When men speak out against abuse they must be ready to be accountable themselves

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In the name of a progressive politics, in the name of spaces of teaching and learning about the inequities of the world, we have come to accept abuse as a dirty but necessary secret. 

Nazia Ahmad and Junaid Ahmad

When men stand up in support of the rights of women it is a welcome disruption to the culture of silence that usually surrounds rank misogyny. And though it may be tempting to pay no mind to crass displays of sexism, when men speak out about the behaviour of other men, it is often a prompt for deep reflection on the ways we structure our society. After all, there is so little accountability for the belittling of women everywhere. Speaking out however is also the very least that could be done. 

If men are seriously to lend their voices to an honest campaign against sexism, they must first grapple with their own relationships with power. They must first be able to analyse their own behaviours. Because it is easy to condemn the Imam comparing women to chickens ready for the plucking. It’s especially easy to call out abuse when someone else is doing it. It is however a lot more difficult to engage with our own contributions to a culture of abuse that enables the persecution of women to be perpetuated. It’s even more difficult to accept responsibility for behaviour that is long hidden from plain sight.

So when men rise against the abuse of other men it is essential that their activism begins first with a scrutiny of their own behaviour. How have we treated children in our care? And how have we treated students under our supervision? How well indeed do we conduct themselves around our domestic workers? Our sisters? Mothers? Wives? Women we have dated? How do we behave when we are in positions of authority? Adding our voices to the outcry against misogyny is performative if it does not also grapple first with our own conduct.  

And there are still more questions to ask. 

Does the activism stem from a desire for real change or is it the best way to attach your name to a sexy cause?  

All these questions are important because they serve to ensure that a solidarity is sincere, and not self-serving.  

We’ve seen some of the largest tax dodging businesses in the world make grand gestures of providing refugees with shelter for example  – not because they have suddenly grown alive to the inherent failures of a capitalist society that sends people fleeing their homes in the hope of a better life. Rather, these companies have cottoned on to advocacy as a marketing trend. So  they compete with each other with major acts of generosity that make big news. And it is essential that their customers, existing and potential, know about it. No good deed goes unpublished here. When men advocate against sexism, the need for publicity often appears similarly inherent.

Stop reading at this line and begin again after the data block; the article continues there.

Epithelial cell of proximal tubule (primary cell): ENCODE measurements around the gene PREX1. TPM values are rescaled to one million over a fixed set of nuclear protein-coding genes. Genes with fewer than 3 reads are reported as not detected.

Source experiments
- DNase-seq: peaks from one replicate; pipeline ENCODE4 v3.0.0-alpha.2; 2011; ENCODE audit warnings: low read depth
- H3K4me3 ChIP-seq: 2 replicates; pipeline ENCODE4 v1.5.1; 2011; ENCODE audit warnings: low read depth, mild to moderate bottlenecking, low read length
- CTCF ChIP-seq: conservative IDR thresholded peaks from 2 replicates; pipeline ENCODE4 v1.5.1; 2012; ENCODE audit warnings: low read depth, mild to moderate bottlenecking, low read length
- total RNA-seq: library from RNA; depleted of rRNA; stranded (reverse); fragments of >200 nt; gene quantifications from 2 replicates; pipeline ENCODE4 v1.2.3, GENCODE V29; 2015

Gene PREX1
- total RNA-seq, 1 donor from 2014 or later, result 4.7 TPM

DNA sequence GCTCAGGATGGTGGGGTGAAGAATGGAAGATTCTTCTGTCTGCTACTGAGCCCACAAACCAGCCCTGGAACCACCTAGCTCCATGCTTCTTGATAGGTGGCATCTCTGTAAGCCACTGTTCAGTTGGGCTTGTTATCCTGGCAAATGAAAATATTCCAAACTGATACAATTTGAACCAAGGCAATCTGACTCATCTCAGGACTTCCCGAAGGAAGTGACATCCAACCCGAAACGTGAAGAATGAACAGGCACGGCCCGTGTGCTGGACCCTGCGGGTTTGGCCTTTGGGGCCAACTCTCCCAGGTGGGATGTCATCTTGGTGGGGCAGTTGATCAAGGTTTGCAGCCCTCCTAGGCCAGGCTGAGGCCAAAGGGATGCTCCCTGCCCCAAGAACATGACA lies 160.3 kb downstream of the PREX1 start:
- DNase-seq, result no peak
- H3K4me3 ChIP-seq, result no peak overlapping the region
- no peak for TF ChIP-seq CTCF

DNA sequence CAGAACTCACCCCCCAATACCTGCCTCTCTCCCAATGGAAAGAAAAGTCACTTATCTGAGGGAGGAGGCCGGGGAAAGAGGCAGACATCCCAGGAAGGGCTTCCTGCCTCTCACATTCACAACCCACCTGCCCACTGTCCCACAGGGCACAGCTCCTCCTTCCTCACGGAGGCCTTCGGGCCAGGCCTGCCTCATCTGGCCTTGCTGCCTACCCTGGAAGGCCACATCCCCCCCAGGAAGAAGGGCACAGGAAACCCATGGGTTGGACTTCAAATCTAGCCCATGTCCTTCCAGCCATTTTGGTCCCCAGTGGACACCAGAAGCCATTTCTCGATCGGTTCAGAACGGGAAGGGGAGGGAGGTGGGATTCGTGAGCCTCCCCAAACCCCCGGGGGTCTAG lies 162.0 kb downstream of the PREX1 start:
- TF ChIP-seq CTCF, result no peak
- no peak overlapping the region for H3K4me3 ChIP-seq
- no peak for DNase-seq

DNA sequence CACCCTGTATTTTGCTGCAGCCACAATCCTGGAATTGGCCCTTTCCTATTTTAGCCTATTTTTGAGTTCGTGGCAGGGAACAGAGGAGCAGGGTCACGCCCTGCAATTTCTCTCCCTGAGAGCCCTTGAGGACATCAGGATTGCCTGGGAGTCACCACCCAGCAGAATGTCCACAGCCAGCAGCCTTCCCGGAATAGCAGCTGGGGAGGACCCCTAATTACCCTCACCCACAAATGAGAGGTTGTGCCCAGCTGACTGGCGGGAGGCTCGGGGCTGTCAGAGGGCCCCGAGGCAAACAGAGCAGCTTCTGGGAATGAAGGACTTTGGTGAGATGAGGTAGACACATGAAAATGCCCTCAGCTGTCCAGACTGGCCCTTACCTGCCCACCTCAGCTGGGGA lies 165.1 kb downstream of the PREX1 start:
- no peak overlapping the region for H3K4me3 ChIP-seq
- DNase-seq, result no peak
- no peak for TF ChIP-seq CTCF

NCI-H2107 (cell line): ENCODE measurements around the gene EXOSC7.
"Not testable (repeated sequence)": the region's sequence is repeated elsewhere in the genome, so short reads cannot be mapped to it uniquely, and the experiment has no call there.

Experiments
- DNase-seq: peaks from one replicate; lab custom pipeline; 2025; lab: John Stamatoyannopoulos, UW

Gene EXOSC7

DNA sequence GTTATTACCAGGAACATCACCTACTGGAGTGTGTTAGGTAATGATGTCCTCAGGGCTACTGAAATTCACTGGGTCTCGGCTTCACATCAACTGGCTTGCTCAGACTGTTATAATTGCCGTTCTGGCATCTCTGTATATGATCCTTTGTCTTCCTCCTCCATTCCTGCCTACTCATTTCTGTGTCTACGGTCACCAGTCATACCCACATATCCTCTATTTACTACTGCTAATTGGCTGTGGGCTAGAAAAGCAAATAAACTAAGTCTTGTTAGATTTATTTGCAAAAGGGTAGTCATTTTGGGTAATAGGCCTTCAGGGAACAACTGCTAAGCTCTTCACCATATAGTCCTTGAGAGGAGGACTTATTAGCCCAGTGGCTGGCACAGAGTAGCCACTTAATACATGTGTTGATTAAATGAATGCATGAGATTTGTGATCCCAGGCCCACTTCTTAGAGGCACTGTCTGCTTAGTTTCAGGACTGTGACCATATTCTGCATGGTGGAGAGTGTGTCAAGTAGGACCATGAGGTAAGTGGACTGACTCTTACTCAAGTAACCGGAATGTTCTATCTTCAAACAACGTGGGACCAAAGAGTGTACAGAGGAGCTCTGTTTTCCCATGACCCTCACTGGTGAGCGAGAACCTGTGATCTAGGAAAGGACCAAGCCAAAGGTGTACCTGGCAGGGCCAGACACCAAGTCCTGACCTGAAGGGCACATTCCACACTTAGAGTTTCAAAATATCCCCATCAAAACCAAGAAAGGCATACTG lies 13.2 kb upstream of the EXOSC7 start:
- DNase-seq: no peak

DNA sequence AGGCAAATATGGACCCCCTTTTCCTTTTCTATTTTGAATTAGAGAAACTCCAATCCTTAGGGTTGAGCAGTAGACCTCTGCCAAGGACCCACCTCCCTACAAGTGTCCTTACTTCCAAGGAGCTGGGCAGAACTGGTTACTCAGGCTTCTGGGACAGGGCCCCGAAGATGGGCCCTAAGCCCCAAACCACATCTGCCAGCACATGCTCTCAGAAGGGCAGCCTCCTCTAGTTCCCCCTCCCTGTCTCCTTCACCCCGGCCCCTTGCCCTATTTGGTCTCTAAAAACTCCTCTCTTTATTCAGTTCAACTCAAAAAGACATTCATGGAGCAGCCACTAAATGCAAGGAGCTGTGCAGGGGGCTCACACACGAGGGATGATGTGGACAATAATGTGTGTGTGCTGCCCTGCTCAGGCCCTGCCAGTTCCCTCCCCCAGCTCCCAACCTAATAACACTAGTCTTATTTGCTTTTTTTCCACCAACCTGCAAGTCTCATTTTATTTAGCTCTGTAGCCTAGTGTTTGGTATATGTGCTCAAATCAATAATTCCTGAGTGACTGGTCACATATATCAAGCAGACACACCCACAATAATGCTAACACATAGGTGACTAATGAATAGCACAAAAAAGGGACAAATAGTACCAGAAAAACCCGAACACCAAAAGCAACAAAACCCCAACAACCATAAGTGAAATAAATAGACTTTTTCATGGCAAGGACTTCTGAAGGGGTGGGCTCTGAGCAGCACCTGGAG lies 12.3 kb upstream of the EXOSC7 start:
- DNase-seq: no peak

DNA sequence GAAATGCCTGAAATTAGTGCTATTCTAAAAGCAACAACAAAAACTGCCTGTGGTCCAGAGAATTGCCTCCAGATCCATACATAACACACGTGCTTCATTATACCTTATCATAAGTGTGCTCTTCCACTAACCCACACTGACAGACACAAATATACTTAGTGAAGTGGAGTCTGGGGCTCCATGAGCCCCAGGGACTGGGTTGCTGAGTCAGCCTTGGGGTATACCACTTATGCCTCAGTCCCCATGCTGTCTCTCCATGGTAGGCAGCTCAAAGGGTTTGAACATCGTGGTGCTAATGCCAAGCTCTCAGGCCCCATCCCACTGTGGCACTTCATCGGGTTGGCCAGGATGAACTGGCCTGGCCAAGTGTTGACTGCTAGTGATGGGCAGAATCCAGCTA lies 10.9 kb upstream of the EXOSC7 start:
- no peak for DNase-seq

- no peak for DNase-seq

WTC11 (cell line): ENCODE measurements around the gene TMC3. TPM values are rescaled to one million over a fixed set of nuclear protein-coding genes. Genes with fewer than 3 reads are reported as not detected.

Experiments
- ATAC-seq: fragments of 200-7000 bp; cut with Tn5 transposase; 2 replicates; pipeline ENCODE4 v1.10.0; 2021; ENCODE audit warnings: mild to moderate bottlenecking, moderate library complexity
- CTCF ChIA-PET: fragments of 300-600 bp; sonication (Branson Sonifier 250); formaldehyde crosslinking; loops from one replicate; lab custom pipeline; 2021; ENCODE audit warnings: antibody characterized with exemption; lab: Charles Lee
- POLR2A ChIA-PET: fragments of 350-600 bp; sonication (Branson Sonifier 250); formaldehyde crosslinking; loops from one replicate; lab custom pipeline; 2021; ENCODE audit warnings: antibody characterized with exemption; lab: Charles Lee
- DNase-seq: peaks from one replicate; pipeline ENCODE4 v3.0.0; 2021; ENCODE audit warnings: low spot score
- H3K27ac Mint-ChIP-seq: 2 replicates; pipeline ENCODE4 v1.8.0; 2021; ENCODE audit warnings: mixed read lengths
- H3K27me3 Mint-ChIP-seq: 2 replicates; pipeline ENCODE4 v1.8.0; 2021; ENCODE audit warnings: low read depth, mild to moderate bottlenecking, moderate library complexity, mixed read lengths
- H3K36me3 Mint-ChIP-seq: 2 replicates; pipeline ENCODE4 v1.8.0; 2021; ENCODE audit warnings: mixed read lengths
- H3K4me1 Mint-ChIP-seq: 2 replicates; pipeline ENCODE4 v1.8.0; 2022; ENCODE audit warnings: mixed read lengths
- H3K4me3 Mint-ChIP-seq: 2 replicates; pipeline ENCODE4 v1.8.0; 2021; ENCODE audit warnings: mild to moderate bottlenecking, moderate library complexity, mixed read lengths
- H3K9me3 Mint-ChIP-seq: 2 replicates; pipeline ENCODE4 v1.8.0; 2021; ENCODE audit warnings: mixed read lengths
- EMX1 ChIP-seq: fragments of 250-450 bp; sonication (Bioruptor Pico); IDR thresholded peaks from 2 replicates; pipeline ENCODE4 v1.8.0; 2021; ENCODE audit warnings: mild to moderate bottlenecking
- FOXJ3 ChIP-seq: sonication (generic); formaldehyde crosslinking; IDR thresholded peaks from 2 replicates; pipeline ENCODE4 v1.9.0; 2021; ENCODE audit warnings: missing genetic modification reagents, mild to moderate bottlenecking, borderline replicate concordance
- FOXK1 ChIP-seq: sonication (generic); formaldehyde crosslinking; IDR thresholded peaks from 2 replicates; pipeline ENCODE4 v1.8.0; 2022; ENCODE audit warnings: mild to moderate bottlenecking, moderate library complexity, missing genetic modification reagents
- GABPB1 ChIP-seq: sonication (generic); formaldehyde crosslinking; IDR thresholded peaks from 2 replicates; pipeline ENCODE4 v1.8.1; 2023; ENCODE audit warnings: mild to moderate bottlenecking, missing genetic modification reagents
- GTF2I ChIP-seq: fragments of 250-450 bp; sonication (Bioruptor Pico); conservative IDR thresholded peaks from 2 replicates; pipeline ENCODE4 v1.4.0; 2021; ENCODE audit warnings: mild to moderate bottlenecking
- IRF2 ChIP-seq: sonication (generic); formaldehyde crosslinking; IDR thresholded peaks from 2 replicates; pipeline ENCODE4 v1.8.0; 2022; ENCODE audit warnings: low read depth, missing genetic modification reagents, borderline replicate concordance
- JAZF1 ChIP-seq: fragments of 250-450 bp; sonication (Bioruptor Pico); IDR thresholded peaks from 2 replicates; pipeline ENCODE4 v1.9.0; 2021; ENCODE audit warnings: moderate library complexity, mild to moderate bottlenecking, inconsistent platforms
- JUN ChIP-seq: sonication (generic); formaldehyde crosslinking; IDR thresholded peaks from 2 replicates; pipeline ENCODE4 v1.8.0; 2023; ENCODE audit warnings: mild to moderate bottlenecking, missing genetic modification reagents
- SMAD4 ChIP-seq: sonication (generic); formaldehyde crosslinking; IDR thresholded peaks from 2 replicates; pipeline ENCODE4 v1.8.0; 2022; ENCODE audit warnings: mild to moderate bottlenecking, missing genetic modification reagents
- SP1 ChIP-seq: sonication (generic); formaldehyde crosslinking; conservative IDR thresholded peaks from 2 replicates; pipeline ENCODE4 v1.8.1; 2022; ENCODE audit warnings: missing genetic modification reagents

The very real danger of this need for publicity for men’s advocacy against sexism, misogyny and gender-based violence is that it erases women’s advocacy for the same causes. What it does do is earn plaudits for men while women who have dedicated their lives to these causes, while living its realities, are marginalised. They are rendered silent. When men do this they are simply perpetuating a cycle of abuse. 

Make no mistake, it remains necessary that men speak out against the abuse of women everywhere. To do nothing would be allowing evil to triumph. But what it requires is sincerity, humility and importantly, accountability. Because even in progressive circles, among some of the most educated people, a veneer of feminism, of advocacy for social justice is often a mask for a lifetime of private abuse. Under the banner of  progressive politics, men have been allowed to abuse young people and stall careers of those who may be brave enough to speak of their experiences.  Hypocrisy is never a good look on anyone, but it is especially ill fitting among people who are campaigning for any kind of justice. 

In the name of a progressive politics, in the name of spaces of teaching and learning about the inequities of the world, we have come to accept abuse as a dirty but necessary secret. 

When one young man finally had the courage to speak of years of abuse –  emotional, physical, sexual –  he was informed, ever so casually, that similar allegations of abuse have swirled for the last 30 years. Silence here is not a defence – it is complicity. 

In order for any campaign for gender justice to be sincere, men have to do better, to be better. It begins however with accountability for the decades of dirty secrets. It begins with real change in the spaces we control.   

To do nothing when the abuse of women continues with such impunity would allow evil to triumph; to say nothing would allow evil to triumph. But to be seen to say something, to be seen to do something when you have not grappled with your own exertion of power, is itself evil. 

Nazia Ahmad is a private citizen passionate about social justice. Junaid Ahmad teaches religion and global politics in Pakistan. They have lived in South Africa for several years.

Featured image via Maxpixels

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